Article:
Can the United States really reduce the Russian ruble to rubble?


The United States and its allies around the world are waging an unprecedented economic war against Russia with no end in sight, and it is unclear whether the sweeping sanctions will change the Kremlin’s calculus in Ukraine or help trigger a global economic recession.

Russia withstood the initial shock of a wave of US and other financial sanctions, and managed to shore up its currency with drastic measures, despite President Joe Biden’s vow to reduce the ruble to “rubble”.

But even if Moscow manages to avoid short-term economic collapse, the long-term impact could be permanent damage to its status among the top ranks of world economies. Russia is heading into a recession and could emerge from the war stripped of its ability to use oil and gas as a geopolitical weapon, as European governments scramble to break their dependence on Russian energy , according to experts.

“I think there will be a real economic cost,” said Daniel Yergin, vice president of S&P Global and author of “The New Map: Energy, Climate, and the Clash of Nations.” “Russia will continue to be a major energy producer, but it will no longer be an energy superpower.”

In the meantime, Russia is selling fossil fuels and other raw materials to keep hard currency flowing into the country and to soften the blow of a virtual financial blockade and an exodus of foreign companies.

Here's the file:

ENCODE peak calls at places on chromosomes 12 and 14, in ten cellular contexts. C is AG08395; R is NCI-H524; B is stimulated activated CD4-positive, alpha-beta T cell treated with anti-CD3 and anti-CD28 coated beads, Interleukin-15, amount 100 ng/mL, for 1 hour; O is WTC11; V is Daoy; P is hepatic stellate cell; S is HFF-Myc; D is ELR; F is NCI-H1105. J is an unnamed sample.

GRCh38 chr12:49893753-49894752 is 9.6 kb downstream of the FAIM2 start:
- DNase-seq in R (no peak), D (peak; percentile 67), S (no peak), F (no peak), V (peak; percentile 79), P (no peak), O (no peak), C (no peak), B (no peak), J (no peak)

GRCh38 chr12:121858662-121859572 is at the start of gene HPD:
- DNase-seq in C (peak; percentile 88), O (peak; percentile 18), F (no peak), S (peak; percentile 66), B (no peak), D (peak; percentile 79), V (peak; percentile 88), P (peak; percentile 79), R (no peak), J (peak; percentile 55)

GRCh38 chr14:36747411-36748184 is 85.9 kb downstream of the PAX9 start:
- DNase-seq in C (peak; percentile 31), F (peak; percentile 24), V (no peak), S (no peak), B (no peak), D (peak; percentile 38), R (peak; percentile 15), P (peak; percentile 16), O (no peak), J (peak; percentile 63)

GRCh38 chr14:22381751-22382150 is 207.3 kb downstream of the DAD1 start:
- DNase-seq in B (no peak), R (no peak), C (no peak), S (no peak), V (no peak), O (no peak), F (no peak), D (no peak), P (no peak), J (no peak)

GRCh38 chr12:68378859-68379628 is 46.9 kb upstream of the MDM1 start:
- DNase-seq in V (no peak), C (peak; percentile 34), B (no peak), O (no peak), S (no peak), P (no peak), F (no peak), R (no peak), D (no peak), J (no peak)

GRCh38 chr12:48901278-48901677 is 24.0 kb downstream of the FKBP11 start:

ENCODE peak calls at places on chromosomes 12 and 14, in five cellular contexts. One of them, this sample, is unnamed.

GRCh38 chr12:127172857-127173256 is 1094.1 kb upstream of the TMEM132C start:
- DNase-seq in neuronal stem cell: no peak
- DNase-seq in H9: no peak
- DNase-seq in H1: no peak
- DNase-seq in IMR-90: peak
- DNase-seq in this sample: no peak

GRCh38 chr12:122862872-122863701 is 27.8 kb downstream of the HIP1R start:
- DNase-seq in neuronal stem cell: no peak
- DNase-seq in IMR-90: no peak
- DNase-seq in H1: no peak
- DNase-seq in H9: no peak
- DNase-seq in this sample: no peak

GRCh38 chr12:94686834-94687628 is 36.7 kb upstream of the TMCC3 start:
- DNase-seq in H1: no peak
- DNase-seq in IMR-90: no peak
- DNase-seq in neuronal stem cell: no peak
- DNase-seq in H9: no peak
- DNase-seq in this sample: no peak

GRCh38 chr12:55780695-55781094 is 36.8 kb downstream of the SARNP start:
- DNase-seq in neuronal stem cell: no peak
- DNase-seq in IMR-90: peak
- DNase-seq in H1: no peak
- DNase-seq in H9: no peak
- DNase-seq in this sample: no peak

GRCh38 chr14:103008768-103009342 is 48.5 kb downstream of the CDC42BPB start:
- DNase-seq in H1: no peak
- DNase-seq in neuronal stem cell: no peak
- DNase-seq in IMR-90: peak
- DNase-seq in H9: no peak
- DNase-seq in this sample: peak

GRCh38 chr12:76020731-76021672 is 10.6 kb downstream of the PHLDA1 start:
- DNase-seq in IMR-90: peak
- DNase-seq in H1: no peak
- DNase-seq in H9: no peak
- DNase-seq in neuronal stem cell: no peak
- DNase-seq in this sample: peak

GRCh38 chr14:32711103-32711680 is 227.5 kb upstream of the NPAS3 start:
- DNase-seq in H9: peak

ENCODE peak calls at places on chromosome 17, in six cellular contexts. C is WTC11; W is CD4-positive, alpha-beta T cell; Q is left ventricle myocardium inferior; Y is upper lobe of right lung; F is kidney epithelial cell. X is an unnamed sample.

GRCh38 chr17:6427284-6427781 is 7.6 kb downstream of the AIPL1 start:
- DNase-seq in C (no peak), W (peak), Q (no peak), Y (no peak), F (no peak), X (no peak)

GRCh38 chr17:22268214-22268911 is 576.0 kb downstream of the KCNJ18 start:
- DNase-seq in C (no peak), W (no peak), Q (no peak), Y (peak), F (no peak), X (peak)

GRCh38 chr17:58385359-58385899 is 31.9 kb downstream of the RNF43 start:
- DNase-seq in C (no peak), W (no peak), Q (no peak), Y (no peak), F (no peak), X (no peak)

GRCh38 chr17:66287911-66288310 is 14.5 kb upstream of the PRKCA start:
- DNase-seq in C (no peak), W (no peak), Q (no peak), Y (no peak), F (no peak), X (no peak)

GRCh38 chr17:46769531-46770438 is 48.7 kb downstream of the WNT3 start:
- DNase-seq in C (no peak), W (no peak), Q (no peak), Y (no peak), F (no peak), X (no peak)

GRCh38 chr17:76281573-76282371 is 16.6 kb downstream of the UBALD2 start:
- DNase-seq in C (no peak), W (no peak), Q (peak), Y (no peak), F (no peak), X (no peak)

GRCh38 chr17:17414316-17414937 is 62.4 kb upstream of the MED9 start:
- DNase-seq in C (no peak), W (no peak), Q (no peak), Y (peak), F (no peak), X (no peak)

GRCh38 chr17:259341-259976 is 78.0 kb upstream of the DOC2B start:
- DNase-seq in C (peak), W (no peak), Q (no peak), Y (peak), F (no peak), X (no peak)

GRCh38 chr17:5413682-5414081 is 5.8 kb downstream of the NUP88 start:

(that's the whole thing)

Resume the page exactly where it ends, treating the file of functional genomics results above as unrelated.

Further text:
“As long as Russia can continue to sell oil and gas, the Russian government’s financial position is actually quite strong,” said Jacob Funk Kirkegaard, nonresident senior fellow at the Peterson Institute for International Economics (PIIE). “That’s the big escape clause from the sanctions.”

Sanctions can take years to gain traction, if at all, and often never achieve the stated political goal. But appalling scenes of destruction and credible reports of alleged atrocities have political leaders on both sides of the Atlantic looking for ways to tighten the screws on Russia and increase the cost of the Kremlin’s attack on Russia. ‘Ukraine.